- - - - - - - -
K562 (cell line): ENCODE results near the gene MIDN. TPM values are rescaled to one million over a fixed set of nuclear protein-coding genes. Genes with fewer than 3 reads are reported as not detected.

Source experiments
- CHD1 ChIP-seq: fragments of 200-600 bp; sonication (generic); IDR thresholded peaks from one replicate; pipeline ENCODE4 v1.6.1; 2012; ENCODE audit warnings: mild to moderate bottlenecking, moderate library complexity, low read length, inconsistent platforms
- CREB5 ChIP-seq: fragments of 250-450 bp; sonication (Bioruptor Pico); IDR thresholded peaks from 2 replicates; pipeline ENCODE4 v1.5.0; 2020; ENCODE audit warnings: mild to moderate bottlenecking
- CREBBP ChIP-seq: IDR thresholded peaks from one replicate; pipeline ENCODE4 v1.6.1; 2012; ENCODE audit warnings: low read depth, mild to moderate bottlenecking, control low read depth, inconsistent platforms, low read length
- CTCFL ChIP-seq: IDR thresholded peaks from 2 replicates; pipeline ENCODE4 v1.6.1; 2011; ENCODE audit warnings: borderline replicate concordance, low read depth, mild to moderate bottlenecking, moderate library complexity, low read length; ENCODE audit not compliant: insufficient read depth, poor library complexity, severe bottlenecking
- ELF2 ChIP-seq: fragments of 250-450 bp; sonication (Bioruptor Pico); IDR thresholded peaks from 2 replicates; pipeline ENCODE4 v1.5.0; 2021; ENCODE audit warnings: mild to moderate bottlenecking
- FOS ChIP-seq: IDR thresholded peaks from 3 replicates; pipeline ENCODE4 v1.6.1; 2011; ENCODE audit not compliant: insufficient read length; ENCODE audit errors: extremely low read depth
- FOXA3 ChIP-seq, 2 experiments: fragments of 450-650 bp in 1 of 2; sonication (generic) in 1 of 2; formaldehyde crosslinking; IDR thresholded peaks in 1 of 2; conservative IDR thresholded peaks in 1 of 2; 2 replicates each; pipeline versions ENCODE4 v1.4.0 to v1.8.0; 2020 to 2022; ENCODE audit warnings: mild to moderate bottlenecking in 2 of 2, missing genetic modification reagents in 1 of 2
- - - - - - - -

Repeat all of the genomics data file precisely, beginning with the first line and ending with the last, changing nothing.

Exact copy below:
K562 (cell line): ENCODE results near the gene MIDN. TPM values are rescaled to one million over a fixed set of nuclear protein-coding genes. Genes with fewer than 3 reads are reported as not detected.

Source experiments
- CHD1 ChIP-seq: fragments of 200-600 bp; sonication (generic); IDR thresholded peaks from one replicate; pipeline ENCODE4 v1.6.1; 2012; ENCODE audit warnings: mild to moderate bottlenecking, moderate library complexity, low read length, inconsistent platforms
- CREB5 ChIP-seq: fragments of 250-450 bp; sonication (Bioruptor Pico); IDR thresholded peaks from 2 replicates; pipeline ENCODE4 v1.5.0; 2020; ENCODE audit warnings: mild to moderate bottlenecking
- CREBBP ChIP-seq: IDR thresholded peaks from one replicate; pipeline ENCODE4 v1.6.1; 2012; ENCODE audit warnings: low read depth, mild to moderate bottlenecking, control low read depth, inconsistent platforms, low read length
- CTCFL ChIP-seq: IDR thresholded peaks from 2 replicates; pipeline ENCODE4 v1.6.1; 2011; ENCODE audit warnings: borderline replicate concordance, low read depth, mild to moderate bottlenecking, moderate library complexity, low read length; ENCODE audit not compliant: insufficient read depth, poor library complexity, severe bottlenecking
- ELF2 ChIP-seq: fragments of 250-450 bp; sonication (Bioruptor Pico); IDR thresholded peaks from 2 replicates; pipeline ENCODE4 v1.5.0; 2021; ENCODE audit warnings: mild to moderate bottlenecking
- FOS ChIP-seq: IDR thresholded peaks from 3 replicates; pipeline ENCODE4 v1.6.1; 2011; ENCODE audit not compliant: insufficient read length; ENCODE audit errors: extremely low read depth
- FOXA3 ChIP-seq, 2 experiments: fragments of 450-650 bp in 1 of 2; sonication (generic) in 1 of 2; formaldehyde crosslinking; IDR thresholded peaks in 1 of 2; conservative IDR thresholded peaks in 1 of 2; 2 replicates each; pipeline versions ENCODE4 v1.4.0 to v1.8.0; 2020 to 2022; ENCODE audit warnings: mild to moderate bottlenecking in 2 of 2, missing genetic modification reagents in 1 of 2